Ted Simons: On we go. Oversight ideas for this new child abuse agency. Sound like you've seen a draft or ideas out there. What kind of oversight can we expect?
Ben Giles: Seems like a lot more than there is now. There's been a group of lawmakers, the governor's staff, a couple of child -- experts in the child welfare field have been making appearances at these weekly Friday meetings in the governor's office drafting a bill what they call the independent department of child safety an family services. In the latest draft that we received a copy of from the March 7th meeting, the draft explained that one of the things they are considering is creating a citizen oversight board which would include constituents and clients of the department to have a say in the best practices but also similar to something that the juvenile corrections department has, an inspection agency charged with ongoing looking at quality assurance issues within the department to make sure that procedures are being followed. Then also to make sure those procedures are the most effective way to keep children safe and protect children from abuse.
Ted Simons: It's the citizens oversight board made up of what kind of citizens?
Ben Giles: The language specifically says clients and constituents, which I believe would mean parents who have gone through a child protective services investigation. Folks who have real life experience with dealing with cases of abuse and neglect. I think constituents might be some of the child safety an well favor organizations in Arizona that are already working to keep children and vulnerable adults safe.
Ted Simons: I think you wrote the draft could be ready for legislative consideration by May 1st. Most folks thought that this was going to be the lightning rod, this was going to be the biggy if there was going to be a problem this year that would be it. Now you're thinking common core might be?
Ben Giles: Could be. That is at least it appears in votes in the Senate last couple of weeks. That is an issue that seems to be splitting the Republican party in the Senate. There was a bill sponsored by Senator Al Melvin that would have done away with the common core standards in Arizona. It was preliminarily approved but there's one more vote in each chamber before it passes, and it was defeated 12-18. Pretty resoundingly on the Senate floor when you had five Republicans vote against it plus the 13 Democrats who are vocally opposed to it. This is an issue that Senate president Biggs has taken a more vocal role in this year. He has been beating the drum against common core. Just today he pushed two more anti-common core bills for preliminary votes on the floor. They did pass. But I think the expectation is with this strong backing of common core, new standards, education standards from the business community, that they too will be defeated maybe in a similar 12-18 vote.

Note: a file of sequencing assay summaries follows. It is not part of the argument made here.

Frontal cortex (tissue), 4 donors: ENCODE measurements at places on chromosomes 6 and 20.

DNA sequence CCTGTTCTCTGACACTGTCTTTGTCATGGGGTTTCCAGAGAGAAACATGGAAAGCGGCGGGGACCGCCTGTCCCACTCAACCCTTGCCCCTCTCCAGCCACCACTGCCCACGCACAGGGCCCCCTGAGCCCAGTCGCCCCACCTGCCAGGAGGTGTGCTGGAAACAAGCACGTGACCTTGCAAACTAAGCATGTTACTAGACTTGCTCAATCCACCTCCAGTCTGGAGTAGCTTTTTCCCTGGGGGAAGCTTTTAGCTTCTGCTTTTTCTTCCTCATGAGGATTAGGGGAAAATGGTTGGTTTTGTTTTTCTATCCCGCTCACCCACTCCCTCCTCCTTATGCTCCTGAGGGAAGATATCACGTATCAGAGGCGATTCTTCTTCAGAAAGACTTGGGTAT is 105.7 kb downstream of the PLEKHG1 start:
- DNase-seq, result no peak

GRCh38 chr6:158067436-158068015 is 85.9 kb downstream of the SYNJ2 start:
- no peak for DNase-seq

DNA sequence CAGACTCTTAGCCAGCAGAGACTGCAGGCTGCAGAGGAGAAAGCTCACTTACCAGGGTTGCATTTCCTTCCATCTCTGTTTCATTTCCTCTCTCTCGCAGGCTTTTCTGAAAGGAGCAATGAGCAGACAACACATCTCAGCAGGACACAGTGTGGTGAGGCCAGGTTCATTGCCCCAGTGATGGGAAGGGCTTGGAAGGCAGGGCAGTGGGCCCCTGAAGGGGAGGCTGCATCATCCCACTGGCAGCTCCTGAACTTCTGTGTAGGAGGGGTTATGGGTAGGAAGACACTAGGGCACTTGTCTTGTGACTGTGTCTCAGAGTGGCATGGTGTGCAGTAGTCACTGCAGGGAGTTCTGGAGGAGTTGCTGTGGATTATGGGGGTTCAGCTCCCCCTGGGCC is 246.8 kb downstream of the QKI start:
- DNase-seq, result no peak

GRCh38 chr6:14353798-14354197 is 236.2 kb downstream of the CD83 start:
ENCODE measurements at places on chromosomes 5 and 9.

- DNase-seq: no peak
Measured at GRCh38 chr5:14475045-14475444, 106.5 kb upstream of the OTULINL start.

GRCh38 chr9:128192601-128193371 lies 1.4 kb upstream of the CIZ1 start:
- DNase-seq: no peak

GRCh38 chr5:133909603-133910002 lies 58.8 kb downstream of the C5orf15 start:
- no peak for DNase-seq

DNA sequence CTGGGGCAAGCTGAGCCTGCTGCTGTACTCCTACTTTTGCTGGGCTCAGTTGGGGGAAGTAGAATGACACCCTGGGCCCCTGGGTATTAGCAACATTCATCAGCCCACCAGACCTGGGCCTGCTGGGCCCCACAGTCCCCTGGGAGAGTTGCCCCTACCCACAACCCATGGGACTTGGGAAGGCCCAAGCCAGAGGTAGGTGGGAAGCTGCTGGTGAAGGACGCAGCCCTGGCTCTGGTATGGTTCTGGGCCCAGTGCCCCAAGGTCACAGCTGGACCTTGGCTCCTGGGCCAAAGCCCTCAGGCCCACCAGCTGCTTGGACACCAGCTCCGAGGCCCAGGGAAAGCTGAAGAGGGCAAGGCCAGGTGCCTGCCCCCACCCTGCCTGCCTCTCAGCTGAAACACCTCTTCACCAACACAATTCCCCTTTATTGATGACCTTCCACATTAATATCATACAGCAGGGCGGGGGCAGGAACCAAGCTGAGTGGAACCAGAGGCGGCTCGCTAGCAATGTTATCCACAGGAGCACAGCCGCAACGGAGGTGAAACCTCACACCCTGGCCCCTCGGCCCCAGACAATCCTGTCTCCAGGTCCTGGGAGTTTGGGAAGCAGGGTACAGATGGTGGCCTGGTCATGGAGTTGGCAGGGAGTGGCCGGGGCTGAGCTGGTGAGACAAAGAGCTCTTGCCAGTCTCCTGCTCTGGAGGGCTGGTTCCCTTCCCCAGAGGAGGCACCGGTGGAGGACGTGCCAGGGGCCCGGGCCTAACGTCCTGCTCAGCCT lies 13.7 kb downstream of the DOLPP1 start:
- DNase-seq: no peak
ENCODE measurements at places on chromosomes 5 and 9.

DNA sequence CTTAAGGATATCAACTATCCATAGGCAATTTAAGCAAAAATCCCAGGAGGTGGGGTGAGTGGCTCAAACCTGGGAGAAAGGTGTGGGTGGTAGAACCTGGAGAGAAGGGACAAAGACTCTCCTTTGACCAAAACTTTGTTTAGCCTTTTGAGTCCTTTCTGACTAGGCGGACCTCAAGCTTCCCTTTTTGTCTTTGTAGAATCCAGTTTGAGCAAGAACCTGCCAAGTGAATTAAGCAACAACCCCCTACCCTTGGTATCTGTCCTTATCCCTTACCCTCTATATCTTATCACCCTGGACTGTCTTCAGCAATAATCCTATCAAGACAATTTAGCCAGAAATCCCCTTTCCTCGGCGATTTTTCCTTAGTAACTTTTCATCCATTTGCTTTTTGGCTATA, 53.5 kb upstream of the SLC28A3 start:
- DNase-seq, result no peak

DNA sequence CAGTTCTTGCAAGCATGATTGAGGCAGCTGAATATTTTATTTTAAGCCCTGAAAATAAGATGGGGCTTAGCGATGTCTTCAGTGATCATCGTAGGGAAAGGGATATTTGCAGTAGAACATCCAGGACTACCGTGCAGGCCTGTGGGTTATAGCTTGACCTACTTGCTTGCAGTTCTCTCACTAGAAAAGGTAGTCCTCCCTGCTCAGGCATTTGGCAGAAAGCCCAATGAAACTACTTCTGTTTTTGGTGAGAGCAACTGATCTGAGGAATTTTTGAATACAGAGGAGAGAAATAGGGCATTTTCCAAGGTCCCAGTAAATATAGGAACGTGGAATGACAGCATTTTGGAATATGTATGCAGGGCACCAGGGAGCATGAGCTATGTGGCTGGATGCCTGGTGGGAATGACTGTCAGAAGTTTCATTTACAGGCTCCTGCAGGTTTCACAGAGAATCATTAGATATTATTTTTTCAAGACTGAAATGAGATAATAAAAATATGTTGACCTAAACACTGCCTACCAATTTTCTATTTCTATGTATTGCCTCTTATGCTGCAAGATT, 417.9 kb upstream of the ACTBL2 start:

Ted Simons: Again it sounds like the proverbial tempest in a teapot. The governor is all for this college and career ready standard as common core is now known. They can put all the repeals they want to her desk. She's not going to sign those.
Ben Giles: That's where there's been rumors about how this could be the Medicaid expansion of 2014, an issue that dragged the budget process along into the late summer months and kept a lot of us, lawmakers and reporters included, longer here than we wanted to be. We were here until about mid- to late June last year until the governor finally called a special session on Medicaid expansion. It's not really clear, but we'll have to wait and see how long folks are willing to drag their feet on common core and the budget as part of it.
Ted Simons: Again, why is common core such an anathema to some factions in the Republican party?
Ben Giles: There is a narrative, a fear that this is naturalizing as neat president big said our public education system in Arizona, that states were basically suckered into accepting common core standards when they accepted race to the top funds from the federal government several years ago. However, there are signs that this is a more state-based consortium that is pushing these standards. For instance there's an assessment test being developed named park that education secretary -- superintendent, excuse me, John Huppenthal, is a governing board member. There are signs this is being developed at a more state-based level, but as we heard in the Senate today, there are strong arguments that local control is the best way for education standards and curriculum to be developed. Some of the bills are trying to give local school districts a bigger say in adopting the standards.
Ted Simons: That sounds like that one is long from over. Good to see you. Thanks for joining us.
Ben Giles: Thank you.